This Parish Summary is an overview of the large amount of information held for the parish, and only selected examples of sites and finds in each period are given. It has been beyond the scope of the project to carry out detailed research into the historical background, documents, maps or other sources, but we hope that the Parish Summaries will encourage users to refer to the detailed records, and to consult the bibliographical sources referred to below. Feedback and any corrections are welcomed by email to email@example.com
The parish of Gimingham is located in northeast Norfolk, southwest of Cromer. The modern long linear village of Gimingham is situated in the centre of the parish. There are a number of isolated farms and houses. A caravan park is sited on the cliff top. A large number of sites have been identified on aerial photographs by the Norfolk National Mapping Programme. A number of site visits have been carried out, there has been some metal detecting and a few stray finds have been reported.
The earliest finds recorded are Neolithic. They include polished flint and stone axeheads and a flaked flint axehead. In the east of the parish two ring ditches or enclosures have been identified on aerial photographs. One (NHER 39064) could be a Neolithic oval barrow, although it may be an undated stock enclosure. The other (NHER 12805) could be a Neolithic roundhouse. Alternatively it may be the remains of a Bronze Age barrow, a Bronze Age to Roman enclosure or round house, a ditch that surrounded a medieval post mill or an undated sheep fold or pound.
Bronze Age objects include part of a copper alloy spear head and a stone wrist guard (NHER 42535). In the southeast of the parish is an undated ring ditch may be a ploughed flat Bronze Age barrow (NHER 12804). In the south of the parish one or two boundaries formed by multiple parallel ditches (NHER 31746) are visible on aerial photographs. Although the date of these is not known, similar features in Lincolnshire and Yorkshire are thought to date to the Late Bronze Age or Iron Age and have been interpreted as estate or territorial boundaries.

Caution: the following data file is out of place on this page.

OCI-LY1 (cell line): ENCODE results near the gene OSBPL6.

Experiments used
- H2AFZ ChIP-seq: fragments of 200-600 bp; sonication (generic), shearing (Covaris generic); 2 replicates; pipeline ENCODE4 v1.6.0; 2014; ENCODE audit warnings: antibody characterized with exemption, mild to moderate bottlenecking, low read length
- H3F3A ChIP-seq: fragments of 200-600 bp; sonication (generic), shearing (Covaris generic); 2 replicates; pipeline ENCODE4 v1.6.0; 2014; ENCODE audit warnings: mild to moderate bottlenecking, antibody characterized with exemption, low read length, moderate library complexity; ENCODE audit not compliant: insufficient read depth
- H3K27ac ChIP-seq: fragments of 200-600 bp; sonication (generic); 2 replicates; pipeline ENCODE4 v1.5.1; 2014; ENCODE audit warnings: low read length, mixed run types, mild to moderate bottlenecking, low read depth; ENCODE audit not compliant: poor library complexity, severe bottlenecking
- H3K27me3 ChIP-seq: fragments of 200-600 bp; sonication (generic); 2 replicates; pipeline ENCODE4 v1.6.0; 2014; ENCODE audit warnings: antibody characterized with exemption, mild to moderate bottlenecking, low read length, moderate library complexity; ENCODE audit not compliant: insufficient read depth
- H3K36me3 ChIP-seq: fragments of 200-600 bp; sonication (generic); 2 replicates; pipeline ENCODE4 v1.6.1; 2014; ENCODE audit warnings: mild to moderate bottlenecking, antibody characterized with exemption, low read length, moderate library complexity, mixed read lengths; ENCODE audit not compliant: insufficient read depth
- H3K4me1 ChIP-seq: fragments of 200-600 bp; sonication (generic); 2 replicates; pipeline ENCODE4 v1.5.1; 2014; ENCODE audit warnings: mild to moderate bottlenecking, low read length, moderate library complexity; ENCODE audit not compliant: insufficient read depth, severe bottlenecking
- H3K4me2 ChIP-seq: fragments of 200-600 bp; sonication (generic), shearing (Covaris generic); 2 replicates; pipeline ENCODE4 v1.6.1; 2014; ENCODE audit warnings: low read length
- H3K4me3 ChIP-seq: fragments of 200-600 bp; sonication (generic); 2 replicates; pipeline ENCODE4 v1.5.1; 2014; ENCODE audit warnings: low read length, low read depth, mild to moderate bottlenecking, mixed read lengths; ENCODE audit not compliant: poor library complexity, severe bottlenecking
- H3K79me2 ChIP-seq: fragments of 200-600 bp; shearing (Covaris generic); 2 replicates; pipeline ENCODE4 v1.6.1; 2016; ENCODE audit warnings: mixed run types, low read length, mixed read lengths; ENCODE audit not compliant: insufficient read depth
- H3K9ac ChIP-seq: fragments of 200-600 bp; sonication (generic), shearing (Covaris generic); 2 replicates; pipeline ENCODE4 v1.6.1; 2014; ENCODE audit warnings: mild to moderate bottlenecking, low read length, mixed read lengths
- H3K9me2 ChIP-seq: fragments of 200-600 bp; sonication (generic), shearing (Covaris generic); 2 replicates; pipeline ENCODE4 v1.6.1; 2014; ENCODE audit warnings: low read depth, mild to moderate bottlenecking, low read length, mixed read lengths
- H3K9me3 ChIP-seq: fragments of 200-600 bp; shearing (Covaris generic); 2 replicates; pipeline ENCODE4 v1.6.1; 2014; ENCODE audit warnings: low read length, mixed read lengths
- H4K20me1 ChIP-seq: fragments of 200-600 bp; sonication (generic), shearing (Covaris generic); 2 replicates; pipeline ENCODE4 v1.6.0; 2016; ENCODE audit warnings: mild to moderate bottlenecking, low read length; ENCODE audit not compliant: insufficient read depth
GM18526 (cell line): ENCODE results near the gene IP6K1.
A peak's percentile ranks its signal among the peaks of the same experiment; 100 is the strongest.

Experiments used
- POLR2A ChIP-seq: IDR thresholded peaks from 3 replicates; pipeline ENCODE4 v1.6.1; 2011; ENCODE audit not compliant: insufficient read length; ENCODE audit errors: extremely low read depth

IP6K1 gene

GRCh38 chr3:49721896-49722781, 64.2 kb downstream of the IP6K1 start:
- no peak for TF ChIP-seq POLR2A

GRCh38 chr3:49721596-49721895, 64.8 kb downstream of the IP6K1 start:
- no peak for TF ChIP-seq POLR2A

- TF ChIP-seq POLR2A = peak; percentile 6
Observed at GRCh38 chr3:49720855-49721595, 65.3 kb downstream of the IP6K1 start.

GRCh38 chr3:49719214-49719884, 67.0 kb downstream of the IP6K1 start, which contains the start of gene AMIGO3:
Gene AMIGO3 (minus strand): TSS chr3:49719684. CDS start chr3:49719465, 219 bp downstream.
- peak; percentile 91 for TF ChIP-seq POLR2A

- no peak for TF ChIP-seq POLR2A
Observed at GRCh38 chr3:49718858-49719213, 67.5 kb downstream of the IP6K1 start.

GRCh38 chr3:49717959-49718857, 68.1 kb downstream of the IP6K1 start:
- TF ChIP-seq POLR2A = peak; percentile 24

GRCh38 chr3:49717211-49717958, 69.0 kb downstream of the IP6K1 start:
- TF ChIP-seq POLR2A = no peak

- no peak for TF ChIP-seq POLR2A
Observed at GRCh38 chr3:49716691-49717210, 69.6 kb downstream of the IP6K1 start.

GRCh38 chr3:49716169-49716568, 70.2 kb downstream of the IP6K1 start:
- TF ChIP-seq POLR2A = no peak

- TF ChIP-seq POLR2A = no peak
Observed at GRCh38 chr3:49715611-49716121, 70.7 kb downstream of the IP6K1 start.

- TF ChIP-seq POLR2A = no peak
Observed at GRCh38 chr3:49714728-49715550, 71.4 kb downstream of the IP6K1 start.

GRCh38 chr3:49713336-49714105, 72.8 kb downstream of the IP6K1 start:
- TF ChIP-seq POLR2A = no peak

In the south, north, centre and east of the parish a number of field systems (see NHER 38896, 38961, 38933, 39065, 39100 and 39102) have been identified on aerial photographs. Some of the field system cropmarks are on the same alignment as the possible Late Bronze Age or Iron Age boundaries. This could mean that the cropmarks are of comparable date to the boundaries. Another possibility is that they were laid out in reference to the boundaries, possibly during the Iron Age or the Roman period. A number of enclosures located within the field systems (NHER 39018, 39019 and 39020) may also be Iron Age or Roman. On the other hand, they could be the remains of Bronze Age round barrows or products of modern agricultural activity.
In the north of the parish a ditch that could be part of an Iron Age or Roman enclosure (NHER 12162) has been identified on aerial photographs. Roman pottery recovered nearby (NHER 36173 and 38146) may support the Roman interpretation. Roman pottery has been found elsewhere at sites in the centre and south of the parish and two brooches have been reported. An Early Saxon brooch and an 8th or 9th century silver pin (NHER 35716) have been found close to Gimingham village, as haves Late Saxon pottery and metalwork. Medieval and post medieval finds have been found at sites in the centre and south of the parish.
Gimingham was called ‘Gimingeham’ in the Domesday Book of 1086. This is an Old English name meaning ‘homestead of the family of follower’s of Gymi or Gymma’. In 1086 land in the parish was held by William of Warenne as part of a manor that it included land in Sidestrand and Knapton. Slaves, ploughs, woodland, pigs, meadows, mills, horses, cattle, pigs, sheep, goats and a church were recorded.
All Saints' Church, Gimingham, a medieval church with later additions and alteration. (© NCC.)